The first proposal of setting up a CBD was contained in the Urban General Plan of Beijing Municipality which had been approved by the State Council in 1993. The aim had been to improve the municipal functions of the capital-city as such, and to accelerate the process of transforming Beijing into an international metropolis. The designated location of the site for the CBD is at the intersection of the third ring road and the prolonged line of East Chang’an Street in eastern downtown Beijing. The area offers unique location advantages, excellent infrastructure facilities, rich land resources and a vibrant business atmosphere. After several years of planning and development, an embryonic CBD had been established, making it one of the most dynamic business locations in China. Nowadays the CBD accommodates some 70% of all foreign-related resources of the whole city, more than 60% of the city’s foreign agencies and over 50% of all five stars hotels are conveniently located within the CBD and its surrounding areas. The district has 10 main roads, 31 bus routes and three subway routes, integrated into an excellent public transportation network. Moreover, the district has more than adequate public facilities such as water, electricity, gas and heating. Originally there were 42 industries and enterprises located in the district which covers 63.8% of the total area of the CBD. With the enforcement of the “Industrial Structural Adjustment Policy”, most enterprises will be relocated or closed down in due course in order to release large areas of land on which to expand CBD infrastructure. It is estimated that the total amount of land available is approximately 300 ha.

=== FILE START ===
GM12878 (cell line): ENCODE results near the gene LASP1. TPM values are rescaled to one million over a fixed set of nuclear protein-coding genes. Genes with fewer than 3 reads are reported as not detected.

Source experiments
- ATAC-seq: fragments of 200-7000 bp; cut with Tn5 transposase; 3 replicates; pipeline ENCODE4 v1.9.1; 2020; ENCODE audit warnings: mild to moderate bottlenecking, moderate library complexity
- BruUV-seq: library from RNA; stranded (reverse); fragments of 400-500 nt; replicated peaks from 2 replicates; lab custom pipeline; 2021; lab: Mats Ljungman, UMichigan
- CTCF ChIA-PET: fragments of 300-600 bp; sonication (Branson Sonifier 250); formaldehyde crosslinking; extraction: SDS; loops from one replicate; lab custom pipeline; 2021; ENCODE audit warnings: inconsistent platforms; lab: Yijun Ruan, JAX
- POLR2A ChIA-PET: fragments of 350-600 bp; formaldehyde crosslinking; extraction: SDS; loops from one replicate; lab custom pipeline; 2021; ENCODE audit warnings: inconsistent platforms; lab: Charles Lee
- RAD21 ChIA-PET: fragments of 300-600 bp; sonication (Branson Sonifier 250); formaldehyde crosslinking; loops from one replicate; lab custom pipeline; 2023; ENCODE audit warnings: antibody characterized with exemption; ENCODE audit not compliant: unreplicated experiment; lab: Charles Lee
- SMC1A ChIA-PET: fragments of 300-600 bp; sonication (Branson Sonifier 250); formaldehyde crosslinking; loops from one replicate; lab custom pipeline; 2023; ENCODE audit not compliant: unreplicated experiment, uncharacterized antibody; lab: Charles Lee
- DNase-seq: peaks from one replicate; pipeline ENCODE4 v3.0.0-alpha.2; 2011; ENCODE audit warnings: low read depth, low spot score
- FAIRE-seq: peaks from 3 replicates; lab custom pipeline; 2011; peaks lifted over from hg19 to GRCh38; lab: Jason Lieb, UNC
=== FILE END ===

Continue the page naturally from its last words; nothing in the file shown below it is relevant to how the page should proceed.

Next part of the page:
The city government will control overhead issues of land development and make sure the project is undertaken in an orderly manner. One-third of the land is already in the hands of developers, and government will auction the rest of the land to private developers as time goes by. The Beijing Municipal Government will assist enterprises involved in CBD construction to find overseas partners and give them preferential treatment with regards to raising finance, project registration and getting approval for projects. Besides all the benefits and advantages, a number of problems still have to be solved. For example, some of the land in the area had already been transferred to developers by the former landowners, which include public Figure 34. Underground transportation system in CBD-area.Source: http://www.bjchy.gov.cn
Figure 33. Land use planning of Beijing CBD-area. Source: Beijing Urban Planning, Chaoyang District, p67
Photo 32 and Figure 32. Aerial view and location of CBD Area in Central Chaoyang District.
enterprises, before the CBD planning was approved. How to integrate and harmonize these developments with the general plan of the area proves rather difficult. Also, the public-private partnership method of finance implies that the public sector must (beforehand) provide an attractive investment environment to lure private investors. This in turn means that great infrastructural investment has to be made in advance. Management